The best system is the whole home HEPA filter. These systems draw very little power and are remarkably efficient. They are also nearly maintenance-free, requiring only filter changes every six to 12 months.
What Is a Whole Home UV Filtration System?
While it seems nearly impossible to believe, you breathe in about 30,000 quarts of air into your lungs every single day!
So if anyone in your family repeatedly struggles with bouts of seasonal allergies, asthma, or respiratory infections, it may be the fault of pollen, germs, bacteria, mould spores, mildew, or other irritants that are floating around in your indoor air supply.
These irritants may not bother you if you just breathe them in occasionally. But if you happen to live or work in a space where you are regularly exposed to them, in time your health will begin to show it.
Ultraviolet (UV) filtration systems are not new. In fact, the response between airborne particulate matter and UV light has been studied as far back as 1845! According to the U.S. National Institutes of Health (NIH), they can be very effective at purifying indoor air provided they are properly installed.
Once installed, these compact and efficient whole home UV filtration systems are entirely self-cleaning and self-maintaining. They not only remove toxins and irritants from the air, but also deodorize it without the use of any chemicals.
What Is a Heat Recovery Ventilator?
A heat recovery ventilator, or HRV, ensures that the air inside your home is always fresh and oxygen-rich.
It does this by making sure the outgoing stale air and incoming fresh air never meet and mix. The modern HRV systems also naturally balance your indoor moisture levels and remove unpleasant airborne odours.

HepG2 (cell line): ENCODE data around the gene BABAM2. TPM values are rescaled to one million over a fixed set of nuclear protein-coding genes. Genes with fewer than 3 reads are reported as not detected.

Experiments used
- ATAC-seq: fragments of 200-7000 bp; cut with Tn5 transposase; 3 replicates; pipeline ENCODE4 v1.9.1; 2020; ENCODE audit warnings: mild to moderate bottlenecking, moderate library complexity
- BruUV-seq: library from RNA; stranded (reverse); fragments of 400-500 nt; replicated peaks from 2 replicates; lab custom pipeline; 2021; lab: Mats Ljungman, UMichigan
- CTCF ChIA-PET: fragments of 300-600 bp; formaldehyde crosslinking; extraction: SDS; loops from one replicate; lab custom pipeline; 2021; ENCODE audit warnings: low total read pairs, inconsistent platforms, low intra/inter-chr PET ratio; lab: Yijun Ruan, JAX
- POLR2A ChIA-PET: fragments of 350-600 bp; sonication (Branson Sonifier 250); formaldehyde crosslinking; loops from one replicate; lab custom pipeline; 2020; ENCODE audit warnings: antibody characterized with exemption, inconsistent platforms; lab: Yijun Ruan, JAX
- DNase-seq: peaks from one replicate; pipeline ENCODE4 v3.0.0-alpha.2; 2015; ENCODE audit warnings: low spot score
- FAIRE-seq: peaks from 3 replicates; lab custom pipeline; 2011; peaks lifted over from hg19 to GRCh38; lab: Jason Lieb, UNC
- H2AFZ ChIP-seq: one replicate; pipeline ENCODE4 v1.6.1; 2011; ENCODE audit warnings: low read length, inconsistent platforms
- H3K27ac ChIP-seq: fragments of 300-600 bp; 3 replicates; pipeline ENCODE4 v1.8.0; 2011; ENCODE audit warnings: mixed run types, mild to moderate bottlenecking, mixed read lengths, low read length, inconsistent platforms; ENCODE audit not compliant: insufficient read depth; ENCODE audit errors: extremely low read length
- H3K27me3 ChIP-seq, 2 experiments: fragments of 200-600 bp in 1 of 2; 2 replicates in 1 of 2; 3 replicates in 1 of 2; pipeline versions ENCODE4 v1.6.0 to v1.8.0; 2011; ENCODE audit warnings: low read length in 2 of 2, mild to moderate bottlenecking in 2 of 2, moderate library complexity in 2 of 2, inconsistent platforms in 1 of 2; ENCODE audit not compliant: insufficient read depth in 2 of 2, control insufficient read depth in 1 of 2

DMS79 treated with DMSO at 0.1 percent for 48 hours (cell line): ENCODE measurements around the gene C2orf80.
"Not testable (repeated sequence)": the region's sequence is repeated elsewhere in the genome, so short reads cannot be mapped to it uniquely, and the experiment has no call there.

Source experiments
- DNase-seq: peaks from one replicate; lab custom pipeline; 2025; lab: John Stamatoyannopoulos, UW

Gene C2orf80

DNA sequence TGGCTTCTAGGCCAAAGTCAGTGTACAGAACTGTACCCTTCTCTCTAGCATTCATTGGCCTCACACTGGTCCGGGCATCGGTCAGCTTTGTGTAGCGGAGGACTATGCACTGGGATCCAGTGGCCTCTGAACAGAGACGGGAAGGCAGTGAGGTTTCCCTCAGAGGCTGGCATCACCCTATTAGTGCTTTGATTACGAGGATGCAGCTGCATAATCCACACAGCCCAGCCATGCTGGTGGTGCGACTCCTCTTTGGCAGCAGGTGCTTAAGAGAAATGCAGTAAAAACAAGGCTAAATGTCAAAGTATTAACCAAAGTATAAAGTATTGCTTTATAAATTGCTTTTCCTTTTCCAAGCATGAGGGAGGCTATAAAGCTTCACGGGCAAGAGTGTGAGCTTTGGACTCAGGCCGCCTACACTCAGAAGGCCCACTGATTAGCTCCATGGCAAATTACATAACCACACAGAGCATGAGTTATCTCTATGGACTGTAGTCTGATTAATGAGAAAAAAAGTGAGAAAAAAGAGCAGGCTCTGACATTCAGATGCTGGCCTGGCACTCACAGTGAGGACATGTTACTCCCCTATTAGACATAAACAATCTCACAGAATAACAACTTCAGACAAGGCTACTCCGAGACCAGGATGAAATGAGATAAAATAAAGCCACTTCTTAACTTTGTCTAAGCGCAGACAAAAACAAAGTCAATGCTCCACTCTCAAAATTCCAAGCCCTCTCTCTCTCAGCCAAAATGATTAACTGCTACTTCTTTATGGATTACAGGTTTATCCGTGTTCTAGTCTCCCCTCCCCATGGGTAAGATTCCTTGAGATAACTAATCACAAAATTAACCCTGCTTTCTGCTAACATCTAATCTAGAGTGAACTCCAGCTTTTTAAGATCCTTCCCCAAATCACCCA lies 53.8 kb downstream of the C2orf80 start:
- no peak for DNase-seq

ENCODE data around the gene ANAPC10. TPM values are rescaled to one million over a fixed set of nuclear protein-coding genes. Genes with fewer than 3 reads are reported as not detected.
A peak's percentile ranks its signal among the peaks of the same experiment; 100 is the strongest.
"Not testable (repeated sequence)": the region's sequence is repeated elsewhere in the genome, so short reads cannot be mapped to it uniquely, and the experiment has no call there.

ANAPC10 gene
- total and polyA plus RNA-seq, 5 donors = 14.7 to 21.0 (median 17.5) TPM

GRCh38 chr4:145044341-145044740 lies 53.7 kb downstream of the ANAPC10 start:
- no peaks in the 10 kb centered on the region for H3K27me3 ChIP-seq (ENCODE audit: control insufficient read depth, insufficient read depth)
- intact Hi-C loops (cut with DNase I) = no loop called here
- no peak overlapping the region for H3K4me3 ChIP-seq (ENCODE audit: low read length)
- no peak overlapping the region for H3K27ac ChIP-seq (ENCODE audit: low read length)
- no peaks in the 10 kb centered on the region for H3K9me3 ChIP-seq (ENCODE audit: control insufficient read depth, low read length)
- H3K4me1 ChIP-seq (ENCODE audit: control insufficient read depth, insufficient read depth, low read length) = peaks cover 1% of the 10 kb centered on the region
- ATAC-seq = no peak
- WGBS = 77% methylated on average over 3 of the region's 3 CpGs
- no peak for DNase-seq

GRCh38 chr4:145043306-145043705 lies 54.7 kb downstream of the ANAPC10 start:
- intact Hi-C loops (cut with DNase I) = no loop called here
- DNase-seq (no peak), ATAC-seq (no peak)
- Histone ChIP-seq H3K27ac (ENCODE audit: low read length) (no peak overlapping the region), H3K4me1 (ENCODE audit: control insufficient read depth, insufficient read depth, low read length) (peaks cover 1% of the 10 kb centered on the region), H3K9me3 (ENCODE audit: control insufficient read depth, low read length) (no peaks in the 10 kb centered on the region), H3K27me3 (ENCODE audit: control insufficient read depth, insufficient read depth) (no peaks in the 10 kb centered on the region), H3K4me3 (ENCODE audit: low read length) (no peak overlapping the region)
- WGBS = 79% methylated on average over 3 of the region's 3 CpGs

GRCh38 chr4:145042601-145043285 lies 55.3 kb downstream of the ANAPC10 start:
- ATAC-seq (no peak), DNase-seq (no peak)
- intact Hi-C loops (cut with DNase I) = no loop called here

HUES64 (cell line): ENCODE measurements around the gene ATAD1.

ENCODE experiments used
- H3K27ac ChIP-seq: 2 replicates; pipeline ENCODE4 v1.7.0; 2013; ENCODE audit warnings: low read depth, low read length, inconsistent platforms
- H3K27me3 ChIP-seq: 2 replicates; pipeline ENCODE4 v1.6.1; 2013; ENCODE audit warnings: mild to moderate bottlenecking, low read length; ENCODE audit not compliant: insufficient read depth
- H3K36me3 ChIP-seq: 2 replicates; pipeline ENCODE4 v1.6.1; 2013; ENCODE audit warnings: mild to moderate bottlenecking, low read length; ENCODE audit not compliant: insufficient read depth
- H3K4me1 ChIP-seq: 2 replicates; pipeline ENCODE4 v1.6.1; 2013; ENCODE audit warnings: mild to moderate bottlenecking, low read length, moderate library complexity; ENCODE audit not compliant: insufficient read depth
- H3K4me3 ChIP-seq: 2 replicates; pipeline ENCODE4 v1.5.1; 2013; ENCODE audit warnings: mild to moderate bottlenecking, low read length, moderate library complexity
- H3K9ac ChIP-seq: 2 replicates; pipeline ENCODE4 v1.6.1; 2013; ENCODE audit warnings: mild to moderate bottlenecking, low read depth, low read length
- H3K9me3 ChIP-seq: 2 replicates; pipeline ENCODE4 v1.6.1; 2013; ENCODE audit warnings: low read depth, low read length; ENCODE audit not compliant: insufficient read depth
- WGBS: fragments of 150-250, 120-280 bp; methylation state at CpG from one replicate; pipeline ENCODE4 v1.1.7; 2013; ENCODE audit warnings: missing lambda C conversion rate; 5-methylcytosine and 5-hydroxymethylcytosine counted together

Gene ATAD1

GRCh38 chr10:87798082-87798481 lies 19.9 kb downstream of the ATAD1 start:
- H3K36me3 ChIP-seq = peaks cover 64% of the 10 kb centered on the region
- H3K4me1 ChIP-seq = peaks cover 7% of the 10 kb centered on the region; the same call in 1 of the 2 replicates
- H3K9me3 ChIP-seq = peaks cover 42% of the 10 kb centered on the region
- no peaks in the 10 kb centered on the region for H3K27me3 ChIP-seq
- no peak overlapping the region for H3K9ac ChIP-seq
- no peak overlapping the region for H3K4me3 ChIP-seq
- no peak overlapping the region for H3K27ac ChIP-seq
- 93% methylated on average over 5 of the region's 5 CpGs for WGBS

If you have ever struggled with mould and mildew in certain rooms of your home, an HRV can help take care of that for you as well. These systems are compact, very efficient, and provide year-round energy savings as well.
What Is a Whole Home Humidifier?
As the name suggests, a humidifier is a device with the sole purpose of adding humidity back into your indoor air.
Why would you want to do this? Many people like to use humidifiers in the dry winter season, when indoor air humidity levels can fall as low as 10 percent. At this low level, dry skin, chapped lips, and increased risk of respiratory infection and flu is all likely.
But humidifiers are also useful for other reasons. Some people who suffer with allergies and asthma find that breathing in moist air significantly reduces their struggles. For some people who have skin conditions like psoriasis or eczema, humidifiers can moisten skin and reduce irritation.
This one might surprise you, but humidifiers can also help to preserve antique wood furniture and wood floors, as well as homes made from wood, from cracking, buckling, or separating when humidity levels fall very low.
One of the best ways to keep your indoor air humidity levels balanced year-round is to install a whole home humidifier.
Whether for your own health, to help a family member or to keep your investments in expensive wood furnishings intact, these systems are integrated and efficient. Once set up, they need very little in the way of ongoing maintenance, and you can turn them on or off as desired with a touch of a digital button.
Get 20 Percent Off With Our Breathe Clean Air Event!
Our June Breathe Clean Air Event was such a smash success we decided to extend it another month! Right now, get 20 percent off any whole home HEPA filters, whole home UV filtration systems, heat recovery ventilators, and whole home humidifier systems, complete with Clean Air Solutions’ expert consultation, installation, setup, and maintenance.
To learn more or schedule your appointment, you can complete our easy online form.
Give Us a Call
Clean Air Solutions Hamilton's professional, friendly staff is here for you. To schedule your complimentary consultation for improved home or workplace indoor air quality, just give us a call at 905-544-2470.